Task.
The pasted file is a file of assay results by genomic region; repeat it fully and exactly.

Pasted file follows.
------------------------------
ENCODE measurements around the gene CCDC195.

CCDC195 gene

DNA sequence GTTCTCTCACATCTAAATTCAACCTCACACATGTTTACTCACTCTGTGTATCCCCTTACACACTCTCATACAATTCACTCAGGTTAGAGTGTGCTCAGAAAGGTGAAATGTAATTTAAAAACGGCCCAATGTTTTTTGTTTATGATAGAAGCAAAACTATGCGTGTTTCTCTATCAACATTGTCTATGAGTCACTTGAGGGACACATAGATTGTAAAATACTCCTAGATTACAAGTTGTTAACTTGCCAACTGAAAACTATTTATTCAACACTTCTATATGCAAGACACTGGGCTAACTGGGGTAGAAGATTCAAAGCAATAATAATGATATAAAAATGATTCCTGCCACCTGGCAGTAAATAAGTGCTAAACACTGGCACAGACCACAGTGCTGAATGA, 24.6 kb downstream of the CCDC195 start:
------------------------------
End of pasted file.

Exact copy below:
ENCODE measurements around the gene CCDC195.

CCDC195 gene

DNA sequence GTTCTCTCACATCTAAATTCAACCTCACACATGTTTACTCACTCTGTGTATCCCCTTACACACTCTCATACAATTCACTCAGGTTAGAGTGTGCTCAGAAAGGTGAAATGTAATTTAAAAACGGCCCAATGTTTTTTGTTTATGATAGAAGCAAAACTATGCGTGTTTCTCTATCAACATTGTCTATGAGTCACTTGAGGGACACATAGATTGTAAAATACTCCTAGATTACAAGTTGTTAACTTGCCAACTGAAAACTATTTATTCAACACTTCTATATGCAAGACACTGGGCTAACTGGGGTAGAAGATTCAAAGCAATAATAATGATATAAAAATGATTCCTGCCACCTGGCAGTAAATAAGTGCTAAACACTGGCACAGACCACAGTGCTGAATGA, 24.6 kb downstream of the CCDC195 start: